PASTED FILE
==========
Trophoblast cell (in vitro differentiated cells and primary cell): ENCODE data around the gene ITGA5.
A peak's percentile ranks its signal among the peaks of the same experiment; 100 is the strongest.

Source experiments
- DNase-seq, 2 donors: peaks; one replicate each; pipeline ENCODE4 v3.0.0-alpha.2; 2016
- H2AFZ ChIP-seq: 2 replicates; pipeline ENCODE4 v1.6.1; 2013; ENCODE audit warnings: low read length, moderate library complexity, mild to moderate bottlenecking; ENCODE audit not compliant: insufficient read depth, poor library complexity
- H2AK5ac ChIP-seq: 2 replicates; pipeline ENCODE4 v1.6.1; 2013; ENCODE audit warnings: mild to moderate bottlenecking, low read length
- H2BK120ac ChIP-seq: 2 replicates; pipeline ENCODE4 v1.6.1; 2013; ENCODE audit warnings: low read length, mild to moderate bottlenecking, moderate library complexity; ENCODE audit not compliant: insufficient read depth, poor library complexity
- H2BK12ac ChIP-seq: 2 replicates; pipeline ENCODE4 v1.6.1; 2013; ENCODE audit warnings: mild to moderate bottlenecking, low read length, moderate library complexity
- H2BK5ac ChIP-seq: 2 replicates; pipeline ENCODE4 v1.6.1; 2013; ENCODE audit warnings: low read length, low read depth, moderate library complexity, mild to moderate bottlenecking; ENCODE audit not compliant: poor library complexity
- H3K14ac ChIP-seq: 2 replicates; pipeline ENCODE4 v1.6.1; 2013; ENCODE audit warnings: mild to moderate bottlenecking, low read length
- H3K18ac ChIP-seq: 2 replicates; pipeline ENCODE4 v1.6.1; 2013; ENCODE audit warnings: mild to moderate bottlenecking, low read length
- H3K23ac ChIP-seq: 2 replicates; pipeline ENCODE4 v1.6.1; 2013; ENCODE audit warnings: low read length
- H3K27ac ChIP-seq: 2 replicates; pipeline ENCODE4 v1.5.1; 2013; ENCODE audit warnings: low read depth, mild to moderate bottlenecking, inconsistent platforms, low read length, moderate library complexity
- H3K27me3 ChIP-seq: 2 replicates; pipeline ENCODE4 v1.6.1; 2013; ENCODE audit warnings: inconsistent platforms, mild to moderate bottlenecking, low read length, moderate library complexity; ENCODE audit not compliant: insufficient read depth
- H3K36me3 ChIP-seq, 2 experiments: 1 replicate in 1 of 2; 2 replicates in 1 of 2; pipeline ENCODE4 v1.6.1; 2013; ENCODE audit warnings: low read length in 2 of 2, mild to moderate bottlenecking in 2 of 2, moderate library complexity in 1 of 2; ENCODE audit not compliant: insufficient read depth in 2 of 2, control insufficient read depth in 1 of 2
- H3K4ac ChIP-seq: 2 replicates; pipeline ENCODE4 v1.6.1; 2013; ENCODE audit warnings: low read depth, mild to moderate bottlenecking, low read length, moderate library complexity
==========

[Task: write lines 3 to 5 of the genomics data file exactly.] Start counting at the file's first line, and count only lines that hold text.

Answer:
Source experiments
- DNase-seq, 2 donors: peaks; one replicate each; pipeline ENCODE4 v3.0.0-alpha.2; 2016
- H2AFZ ChIP-seq: 2 replicates; pipeline ENCODE4 v1.6.1; 2013; ENCODE audit warnings: low read length, moderate library complexity, mild to moderate bottlenecking; ENCODE audit not compliant: insufficient read depth, poor library complexity